Karmazin will argue that the Street is unfairly punishing Viacom for its success. Because the company has hit its own aggressive financial targets for so long, he says, missing a number draws outsize investor reaction. "There is an extraordinary discrepancy between our performance and our stock price," insists Karmazin. "Simply, we've done a poor job of managing expectations." Indeed, Viacom's revenues grew 8% in 2003, to $26.6 billion, and free cash flow rose 15%, to $3 billion, largely because of ad revenue growth at its hot cable networks, including MTV Networks and Nickelodeon. Overall, Viacom's ad revenue was up 8% in 2003, as an economic recovery started to revive ad spending. Karmazin says advertising will become even more necessary as companies dependent on outlets such as Wal-Mart Stores Inc. (WMT ) to sell their goods will need to advertise more to distinguish their brands amid the clutter.
Maybe so. But to see how much an advertising drop-off can hurt when those revenues are all you've got, look at Viacom's Infinity Broadcasting. The No. 2 radio group in the U.S., with 185 stations, has been stung by the slumping ad market in the radio industry. As a result, Infinity's operating profits dropped 3% last year, to $975 million. John Sykes, the longtime head of Viacom's VH1 channel, was brought in by Karmazin in 2002 to run the radio empire. Two years later, Infinity is looking to unwind some of the early initiatives by Sykes and then-Chief Operating Officer John Fullam, who was fired last year and replaced by radio veteran Joel Hollander. One of Hollander's first moves has been to add 200 more salespeople to drum up extra ad revenue. The efforts may be paying off. Some analysts think Infinity's ills may have peaked. In an Apr. 2 report, Merrill Lynch & Co. (MER ) analyst Jessica Reif Cohen projects Infinity's earnings could grow 8% this year.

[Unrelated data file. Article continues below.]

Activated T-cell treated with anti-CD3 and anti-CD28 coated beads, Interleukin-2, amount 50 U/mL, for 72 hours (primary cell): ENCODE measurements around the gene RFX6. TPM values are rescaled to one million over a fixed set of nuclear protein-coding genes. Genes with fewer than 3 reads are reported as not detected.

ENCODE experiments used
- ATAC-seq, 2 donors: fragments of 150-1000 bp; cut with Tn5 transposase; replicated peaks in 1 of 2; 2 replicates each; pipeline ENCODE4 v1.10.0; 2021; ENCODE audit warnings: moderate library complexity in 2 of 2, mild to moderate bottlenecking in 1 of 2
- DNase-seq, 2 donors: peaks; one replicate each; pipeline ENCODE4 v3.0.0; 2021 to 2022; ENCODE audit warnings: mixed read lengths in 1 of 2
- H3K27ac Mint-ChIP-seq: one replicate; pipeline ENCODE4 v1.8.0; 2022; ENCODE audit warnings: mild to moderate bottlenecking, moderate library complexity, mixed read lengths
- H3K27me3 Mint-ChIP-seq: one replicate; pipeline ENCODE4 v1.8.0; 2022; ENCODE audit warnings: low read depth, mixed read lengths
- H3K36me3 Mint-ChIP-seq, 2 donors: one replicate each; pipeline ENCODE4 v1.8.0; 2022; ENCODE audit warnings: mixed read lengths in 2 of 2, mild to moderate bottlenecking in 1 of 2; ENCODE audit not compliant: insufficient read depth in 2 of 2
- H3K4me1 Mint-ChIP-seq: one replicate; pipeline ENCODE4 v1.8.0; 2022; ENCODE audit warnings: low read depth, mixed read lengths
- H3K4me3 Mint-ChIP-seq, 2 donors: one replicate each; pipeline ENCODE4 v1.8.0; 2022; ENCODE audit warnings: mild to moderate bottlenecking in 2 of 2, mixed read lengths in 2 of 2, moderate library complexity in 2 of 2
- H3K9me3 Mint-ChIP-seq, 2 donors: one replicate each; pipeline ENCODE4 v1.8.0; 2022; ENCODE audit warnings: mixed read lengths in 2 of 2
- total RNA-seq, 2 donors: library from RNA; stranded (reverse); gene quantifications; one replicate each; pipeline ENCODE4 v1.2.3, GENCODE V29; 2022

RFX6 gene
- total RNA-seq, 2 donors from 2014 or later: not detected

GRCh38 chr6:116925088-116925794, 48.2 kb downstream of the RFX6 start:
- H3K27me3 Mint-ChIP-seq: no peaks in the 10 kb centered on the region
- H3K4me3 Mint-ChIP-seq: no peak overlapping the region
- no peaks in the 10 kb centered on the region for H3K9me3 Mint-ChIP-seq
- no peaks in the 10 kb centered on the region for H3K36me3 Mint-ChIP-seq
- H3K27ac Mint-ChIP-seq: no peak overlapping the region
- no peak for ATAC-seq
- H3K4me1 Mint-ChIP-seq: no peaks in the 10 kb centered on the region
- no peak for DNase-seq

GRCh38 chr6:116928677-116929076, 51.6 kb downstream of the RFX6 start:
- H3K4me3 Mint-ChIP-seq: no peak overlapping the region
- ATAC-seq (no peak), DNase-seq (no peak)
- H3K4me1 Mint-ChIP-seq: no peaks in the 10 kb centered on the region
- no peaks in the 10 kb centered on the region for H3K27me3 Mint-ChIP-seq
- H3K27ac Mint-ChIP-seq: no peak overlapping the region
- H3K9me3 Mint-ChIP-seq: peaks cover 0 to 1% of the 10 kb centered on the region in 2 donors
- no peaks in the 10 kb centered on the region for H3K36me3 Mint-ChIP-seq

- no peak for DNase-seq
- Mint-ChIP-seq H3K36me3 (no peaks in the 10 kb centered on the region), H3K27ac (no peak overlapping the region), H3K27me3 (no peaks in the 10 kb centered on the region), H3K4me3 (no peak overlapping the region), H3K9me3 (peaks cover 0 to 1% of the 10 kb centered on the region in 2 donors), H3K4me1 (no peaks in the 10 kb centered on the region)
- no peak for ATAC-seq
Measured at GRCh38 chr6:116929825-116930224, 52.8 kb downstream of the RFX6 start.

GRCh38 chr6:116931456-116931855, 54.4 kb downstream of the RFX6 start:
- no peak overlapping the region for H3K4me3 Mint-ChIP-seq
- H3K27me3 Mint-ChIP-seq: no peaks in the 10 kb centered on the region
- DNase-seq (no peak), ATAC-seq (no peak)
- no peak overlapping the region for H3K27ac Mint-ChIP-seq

BOX-OFFICE DUDS. At the same time, the minority of Viacom businesses that aren't ad-dependent have problems, too. Paramount Studios is at the top of management's fix-it list. Investors were encouraged recently to hear Chairman Redstone vow to pump more money into the struggling studio and to be less risk-averse in greenlighting movies. That can only help. Of Hollywood's 53 blockbusters (at least $100 million at the box office) in two years, Paramount produced only three. The list of duds is longer -- from the recent Meg Ryan boxing tale Against the Ropes to the second Lara Croft flick. It's no wonder Viacom Entertainment Group saw its operating earnings fall 24% last year, to $271 million. Says Chairman Jonathan L. Dolgen: "While we had some great success, a number of our films did not work. I'm not going to run from that. Sumner and Mel have told us that we'll have all the money we need."
Still, shouldn't Viacom be thinking about getting into more businesses that are less ad-sensitive, perhaps more subscriber-based? Distribution, such as cable and satellite, would give it breadth as well as leverage against competitors to negotiate prices for all of Viacom's programming. Karmazin insists that's not necessary. He cites the case of satellite distributor EchoStar Communications Corp. (DISH ), which, after pulling Viacom's channels off the air recently in a pricing dispute, put them back just 48 hours later. "I think that affirms that [ad-supported] content is a pretty good business," he says. Spoken like a man who's happy with his company just the way it is.
By Tom Lowry in New York and Ronald Grover in Los Angeles